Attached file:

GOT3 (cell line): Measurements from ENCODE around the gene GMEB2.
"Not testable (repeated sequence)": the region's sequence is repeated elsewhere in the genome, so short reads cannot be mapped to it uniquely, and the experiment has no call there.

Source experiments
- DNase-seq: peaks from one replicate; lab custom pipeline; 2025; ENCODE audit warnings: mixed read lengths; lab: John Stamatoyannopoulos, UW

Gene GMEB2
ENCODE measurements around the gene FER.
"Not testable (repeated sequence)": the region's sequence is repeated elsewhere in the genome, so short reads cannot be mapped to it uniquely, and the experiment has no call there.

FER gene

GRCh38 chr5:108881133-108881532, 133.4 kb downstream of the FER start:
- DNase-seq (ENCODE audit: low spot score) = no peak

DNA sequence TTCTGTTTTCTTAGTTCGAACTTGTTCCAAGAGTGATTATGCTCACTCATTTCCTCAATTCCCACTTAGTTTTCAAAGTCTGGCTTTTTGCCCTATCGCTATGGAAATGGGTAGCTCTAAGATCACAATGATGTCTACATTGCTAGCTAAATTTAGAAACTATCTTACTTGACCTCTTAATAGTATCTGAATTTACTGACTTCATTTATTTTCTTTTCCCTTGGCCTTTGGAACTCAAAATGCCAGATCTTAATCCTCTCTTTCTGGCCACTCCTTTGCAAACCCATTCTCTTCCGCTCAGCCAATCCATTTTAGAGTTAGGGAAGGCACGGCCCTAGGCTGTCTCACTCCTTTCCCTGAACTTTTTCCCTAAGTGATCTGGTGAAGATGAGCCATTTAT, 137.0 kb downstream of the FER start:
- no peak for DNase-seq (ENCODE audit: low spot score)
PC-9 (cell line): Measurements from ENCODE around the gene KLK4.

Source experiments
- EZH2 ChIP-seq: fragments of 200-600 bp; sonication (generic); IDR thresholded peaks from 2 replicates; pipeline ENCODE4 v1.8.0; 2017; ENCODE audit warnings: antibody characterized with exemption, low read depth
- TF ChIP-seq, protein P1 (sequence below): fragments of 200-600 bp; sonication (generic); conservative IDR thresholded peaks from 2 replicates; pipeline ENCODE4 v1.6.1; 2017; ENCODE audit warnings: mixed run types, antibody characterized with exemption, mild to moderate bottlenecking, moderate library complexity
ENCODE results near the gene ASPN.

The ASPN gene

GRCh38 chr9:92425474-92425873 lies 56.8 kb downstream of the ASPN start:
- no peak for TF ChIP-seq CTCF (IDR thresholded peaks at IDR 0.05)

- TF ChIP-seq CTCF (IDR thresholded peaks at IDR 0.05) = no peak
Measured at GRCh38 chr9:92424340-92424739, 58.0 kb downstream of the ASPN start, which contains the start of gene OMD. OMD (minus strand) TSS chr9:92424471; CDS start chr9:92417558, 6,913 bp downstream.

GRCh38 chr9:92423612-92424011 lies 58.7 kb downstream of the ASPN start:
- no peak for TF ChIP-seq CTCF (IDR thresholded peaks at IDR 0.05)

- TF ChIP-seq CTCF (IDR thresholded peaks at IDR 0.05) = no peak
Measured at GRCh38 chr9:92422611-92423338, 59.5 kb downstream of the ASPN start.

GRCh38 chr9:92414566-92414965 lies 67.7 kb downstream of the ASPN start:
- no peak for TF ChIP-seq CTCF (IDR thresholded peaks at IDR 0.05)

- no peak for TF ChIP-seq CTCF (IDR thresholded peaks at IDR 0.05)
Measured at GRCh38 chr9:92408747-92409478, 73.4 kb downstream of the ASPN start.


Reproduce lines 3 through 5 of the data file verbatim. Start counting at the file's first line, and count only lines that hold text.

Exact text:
Source experiments
- DNase-seq: peaks from one replicate; lab custom pipeline; 2025; ENCODE audit warnings: mixed read lengths; lab: John Stamatoyannopoulos, UW

Gene GMEB2